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Preserving crystallographic data in a digital repository: a costs based analysis

eCystals logoeCrystals has been presented within KeepIt as an exemplar of a scientific data repository, but more particularly it exemplifies the ‘one man band’ scientific repository.

No research scientist will take on the responsibility of setting up and administering a scientific data repository without an indication of the financial implications and savings involved. Until now these costs have largely been anecdotal. Here we provide documentary evidence based on our experience gained in developing and deploying the eCrystals repository at the UK National Crystallography Service (NCS) and the eCrystals Federation Project, which engaged the broader crystallographic community.

“The major cost components do not lie in implementing and maintaining a scientific data repository. Populating the repository is the expensive aspect of operating such a resource”

An ‘at a glance’ summary of this information is of vital importance for the practising researcher evaluating whether they wish to implement a data management and digital preservation solution. These data are not new – a more substantive version originally appeared in the Keeping Research Data Safe 2 project report – but here we present a summary couched in a manner more familiar to the practising scientist and covering the costs of a) the storage of data over the lifetime of a facility and b) migrating data from one era, technology or regime to another.

The actual costs involved (full economic costs based on a 250 working day year) with the set up and persistent operation of established software for an average size crystallography laboratory (i.e. 1 man, 1 instrument) can be estimated and outlined as:

  1. Installation of the repository software by an untrained operative (i.e. a research scientist) will take 2.5 days – £800.
  2. Training (sys admin) takes a day – £340.
  3. Performing sys admin – the cost of supporting the repository component of the NCS electronic infrastructure is based on the fact that this aspect takes about 10% of the time of the 0.1FTE systems administrator – £800 per year.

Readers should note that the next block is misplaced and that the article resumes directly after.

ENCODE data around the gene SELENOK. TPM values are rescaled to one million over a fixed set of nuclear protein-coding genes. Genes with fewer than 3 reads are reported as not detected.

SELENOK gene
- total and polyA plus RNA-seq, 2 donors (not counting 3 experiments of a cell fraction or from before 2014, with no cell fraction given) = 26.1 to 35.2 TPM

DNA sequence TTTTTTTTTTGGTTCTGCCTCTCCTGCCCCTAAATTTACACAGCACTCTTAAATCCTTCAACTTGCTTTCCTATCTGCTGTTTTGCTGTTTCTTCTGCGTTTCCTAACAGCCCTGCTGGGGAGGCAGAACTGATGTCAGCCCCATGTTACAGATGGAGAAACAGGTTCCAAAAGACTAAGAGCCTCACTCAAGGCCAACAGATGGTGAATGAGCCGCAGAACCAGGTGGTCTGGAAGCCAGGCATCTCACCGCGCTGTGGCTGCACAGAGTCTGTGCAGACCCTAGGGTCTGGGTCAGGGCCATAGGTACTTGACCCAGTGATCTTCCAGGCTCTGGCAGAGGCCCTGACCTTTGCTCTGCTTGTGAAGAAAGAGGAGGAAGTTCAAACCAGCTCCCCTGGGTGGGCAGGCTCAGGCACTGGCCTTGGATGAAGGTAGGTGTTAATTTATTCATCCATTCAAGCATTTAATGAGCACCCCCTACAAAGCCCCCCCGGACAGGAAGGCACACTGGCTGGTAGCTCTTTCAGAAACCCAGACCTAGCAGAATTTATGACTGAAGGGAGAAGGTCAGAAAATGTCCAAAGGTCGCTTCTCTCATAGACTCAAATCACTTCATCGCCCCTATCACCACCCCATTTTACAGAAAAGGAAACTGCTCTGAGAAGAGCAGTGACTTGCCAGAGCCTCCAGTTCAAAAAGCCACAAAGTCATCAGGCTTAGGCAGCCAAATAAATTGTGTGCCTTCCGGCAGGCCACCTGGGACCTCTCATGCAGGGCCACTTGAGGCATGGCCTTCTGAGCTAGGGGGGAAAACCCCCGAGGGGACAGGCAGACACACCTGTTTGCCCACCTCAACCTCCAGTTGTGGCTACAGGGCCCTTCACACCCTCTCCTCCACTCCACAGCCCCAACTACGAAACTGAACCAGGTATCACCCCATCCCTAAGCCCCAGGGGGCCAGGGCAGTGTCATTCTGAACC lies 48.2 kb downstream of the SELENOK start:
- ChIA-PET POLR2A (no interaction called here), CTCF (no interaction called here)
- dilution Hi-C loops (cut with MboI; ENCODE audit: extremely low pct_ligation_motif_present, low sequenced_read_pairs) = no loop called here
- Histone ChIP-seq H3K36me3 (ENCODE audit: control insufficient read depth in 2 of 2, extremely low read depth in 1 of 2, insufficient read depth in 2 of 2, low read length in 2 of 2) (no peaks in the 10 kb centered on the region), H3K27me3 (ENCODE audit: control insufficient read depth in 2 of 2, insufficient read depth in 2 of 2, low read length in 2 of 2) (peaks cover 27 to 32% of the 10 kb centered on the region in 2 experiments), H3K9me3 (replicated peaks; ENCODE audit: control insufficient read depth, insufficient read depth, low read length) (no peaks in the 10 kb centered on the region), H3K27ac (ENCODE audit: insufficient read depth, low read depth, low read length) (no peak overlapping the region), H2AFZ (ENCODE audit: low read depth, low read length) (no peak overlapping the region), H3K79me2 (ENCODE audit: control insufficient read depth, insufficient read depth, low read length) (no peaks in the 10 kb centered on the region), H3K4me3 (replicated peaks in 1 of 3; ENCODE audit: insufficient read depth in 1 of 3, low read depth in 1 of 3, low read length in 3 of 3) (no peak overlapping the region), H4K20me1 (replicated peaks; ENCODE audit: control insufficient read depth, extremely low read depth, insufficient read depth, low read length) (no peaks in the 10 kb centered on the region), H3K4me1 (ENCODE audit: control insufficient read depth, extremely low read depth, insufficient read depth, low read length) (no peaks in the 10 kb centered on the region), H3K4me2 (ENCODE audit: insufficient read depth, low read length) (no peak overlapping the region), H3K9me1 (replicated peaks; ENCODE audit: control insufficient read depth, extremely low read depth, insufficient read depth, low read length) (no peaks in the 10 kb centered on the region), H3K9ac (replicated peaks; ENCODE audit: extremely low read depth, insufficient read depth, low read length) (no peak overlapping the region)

4. Training (deposit) takes one day – £340.
  5. Deposit, management, appraisal and publication takes 5% of the time of a single researcher – £4000 per year.
  6. DOI registration depends, to an extent, on the number of records but averages £250 per annum.

You can’t just set up a repository and then expect that the data will get into it for free. All researchers carry a lot of historical data from throughout their careers (crystallographers perhaps more so than others!) and therefore it is crucial to get an idea of what it will cost to migrate your data to the repository.

In coming to the following conclusions, I am drawing on data and facility costs over a period of NCS operation from 1970 to 2009. During this timeframe experimental instrumentation, computational capability and data storage media have all changed radically. There has also been a change in the raw and results data that we collect – these days raw data can be a couple of hundred binary image files (as opposed to the lists of observed reflections from serial counter days) in the gigabyte size range, whilst results data can be as little as a single text-based CIF file of the order of a few kilobytes. When considering these elements of change, one can roughly group transitions between technologies – e.g. the introduction of personal computers, a new generation of instrumentation or the advent of online storage – into three roughly similar periods (1970-1990, 1990-2000 and 2000-present). As crystallographers, these eras relate loosely to the serial detector age (1970-1990; data stored on paper), the early days of area detectors (1990-2000; data stored on magnetic disks) and the modern age where large volumes of data are being generated (2000-; data stored on CD’s/DVD’s and, more recently, online).

“The best possible job of preservation must be done at the time an experiment is performed, as it is prohibitively expensive to recreate the data at a later stage”